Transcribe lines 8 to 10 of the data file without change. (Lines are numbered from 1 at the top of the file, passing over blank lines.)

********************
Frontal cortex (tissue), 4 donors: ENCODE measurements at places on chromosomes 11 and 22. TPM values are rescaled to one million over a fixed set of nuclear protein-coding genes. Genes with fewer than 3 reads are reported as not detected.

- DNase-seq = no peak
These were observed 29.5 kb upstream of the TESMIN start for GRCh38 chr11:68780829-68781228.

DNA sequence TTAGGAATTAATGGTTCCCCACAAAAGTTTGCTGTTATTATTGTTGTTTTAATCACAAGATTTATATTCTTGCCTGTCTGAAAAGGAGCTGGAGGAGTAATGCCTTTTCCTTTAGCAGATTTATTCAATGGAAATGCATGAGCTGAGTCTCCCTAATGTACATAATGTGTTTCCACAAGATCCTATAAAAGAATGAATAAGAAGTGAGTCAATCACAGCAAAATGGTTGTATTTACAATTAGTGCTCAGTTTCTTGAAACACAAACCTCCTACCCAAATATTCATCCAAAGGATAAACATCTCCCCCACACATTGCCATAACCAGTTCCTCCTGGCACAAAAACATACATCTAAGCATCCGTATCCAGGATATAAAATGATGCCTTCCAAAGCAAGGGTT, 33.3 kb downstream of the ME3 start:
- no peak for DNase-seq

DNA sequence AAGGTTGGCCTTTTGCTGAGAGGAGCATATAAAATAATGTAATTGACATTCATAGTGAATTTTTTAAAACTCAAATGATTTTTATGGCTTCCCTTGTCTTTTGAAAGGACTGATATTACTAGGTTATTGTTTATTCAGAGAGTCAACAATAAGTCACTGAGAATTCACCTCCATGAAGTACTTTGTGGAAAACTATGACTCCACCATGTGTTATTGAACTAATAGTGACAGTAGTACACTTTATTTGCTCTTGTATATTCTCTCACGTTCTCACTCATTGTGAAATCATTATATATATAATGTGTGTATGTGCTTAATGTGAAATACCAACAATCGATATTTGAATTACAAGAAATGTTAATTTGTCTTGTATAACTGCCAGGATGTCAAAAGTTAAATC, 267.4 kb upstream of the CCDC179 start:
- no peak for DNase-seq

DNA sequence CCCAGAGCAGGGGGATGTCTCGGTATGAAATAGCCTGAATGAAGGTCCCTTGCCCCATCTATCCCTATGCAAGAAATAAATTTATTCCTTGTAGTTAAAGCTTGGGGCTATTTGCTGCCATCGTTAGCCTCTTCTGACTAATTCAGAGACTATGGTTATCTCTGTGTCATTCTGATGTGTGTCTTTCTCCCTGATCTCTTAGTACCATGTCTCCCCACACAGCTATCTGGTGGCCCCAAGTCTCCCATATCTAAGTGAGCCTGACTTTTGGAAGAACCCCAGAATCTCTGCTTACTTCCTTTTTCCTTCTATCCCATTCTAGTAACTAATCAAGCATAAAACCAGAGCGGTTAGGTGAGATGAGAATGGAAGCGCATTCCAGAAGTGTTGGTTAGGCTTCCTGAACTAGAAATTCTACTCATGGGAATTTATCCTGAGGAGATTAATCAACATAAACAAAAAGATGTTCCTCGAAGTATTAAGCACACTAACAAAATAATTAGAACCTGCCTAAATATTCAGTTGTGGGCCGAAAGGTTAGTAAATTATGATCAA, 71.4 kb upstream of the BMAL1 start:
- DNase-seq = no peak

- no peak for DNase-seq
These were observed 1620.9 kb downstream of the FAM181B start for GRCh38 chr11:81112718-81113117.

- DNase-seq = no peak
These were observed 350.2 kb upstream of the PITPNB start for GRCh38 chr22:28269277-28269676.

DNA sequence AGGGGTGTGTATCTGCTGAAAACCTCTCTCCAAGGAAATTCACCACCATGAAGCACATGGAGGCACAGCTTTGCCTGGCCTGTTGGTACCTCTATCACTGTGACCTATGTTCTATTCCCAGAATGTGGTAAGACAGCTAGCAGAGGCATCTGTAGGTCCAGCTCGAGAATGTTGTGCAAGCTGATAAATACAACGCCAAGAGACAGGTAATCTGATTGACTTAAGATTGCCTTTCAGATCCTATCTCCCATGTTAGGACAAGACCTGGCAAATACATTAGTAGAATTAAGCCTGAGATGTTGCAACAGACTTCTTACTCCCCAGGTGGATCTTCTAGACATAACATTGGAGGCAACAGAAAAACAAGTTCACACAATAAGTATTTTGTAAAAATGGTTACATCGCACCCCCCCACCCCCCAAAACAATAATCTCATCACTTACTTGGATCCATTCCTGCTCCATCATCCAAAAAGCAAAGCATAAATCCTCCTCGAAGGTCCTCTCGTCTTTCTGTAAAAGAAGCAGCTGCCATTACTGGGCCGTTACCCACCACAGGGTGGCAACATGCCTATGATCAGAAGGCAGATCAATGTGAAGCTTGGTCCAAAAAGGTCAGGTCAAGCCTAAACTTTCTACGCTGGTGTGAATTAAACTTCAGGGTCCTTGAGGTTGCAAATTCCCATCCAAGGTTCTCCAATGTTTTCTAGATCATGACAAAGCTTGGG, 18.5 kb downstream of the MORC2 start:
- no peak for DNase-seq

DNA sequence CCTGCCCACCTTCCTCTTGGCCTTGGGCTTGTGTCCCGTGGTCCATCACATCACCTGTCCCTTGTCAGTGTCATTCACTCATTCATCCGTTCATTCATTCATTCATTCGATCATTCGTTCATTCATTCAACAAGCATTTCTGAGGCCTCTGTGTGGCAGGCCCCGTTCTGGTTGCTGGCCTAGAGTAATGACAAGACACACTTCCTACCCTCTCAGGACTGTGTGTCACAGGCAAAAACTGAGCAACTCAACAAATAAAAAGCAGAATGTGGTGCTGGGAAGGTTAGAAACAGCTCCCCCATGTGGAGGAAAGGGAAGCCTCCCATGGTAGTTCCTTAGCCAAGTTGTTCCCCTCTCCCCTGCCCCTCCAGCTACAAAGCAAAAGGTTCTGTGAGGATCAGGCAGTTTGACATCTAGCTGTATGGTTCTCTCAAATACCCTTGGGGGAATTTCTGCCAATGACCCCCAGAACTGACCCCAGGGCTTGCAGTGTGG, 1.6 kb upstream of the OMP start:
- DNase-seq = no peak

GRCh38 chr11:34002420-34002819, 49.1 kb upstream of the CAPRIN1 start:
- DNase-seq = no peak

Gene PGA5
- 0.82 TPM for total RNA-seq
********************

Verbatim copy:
DNA sequence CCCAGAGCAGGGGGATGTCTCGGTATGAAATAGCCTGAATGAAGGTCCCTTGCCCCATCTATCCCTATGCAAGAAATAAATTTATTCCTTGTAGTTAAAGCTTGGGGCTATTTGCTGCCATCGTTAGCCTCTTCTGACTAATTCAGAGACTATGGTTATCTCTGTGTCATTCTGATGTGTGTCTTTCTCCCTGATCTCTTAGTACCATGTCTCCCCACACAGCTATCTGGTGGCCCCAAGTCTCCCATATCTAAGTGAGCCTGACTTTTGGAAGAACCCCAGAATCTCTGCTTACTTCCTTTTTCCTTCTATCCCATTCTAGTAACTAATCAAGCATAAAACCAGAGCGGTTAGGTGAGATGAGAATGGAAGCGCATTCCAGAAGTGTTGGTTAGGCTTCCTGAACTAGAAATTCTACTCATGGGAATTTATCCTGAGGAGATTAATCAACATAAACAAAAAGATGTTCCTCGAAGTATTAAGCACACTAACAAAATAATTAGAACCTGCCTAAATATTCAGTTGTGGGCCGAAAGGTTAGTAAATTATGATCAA, 71.4 kb upstream of the BMAL1 start:
- DNase-seq = no peak

- no peak for DNase-seq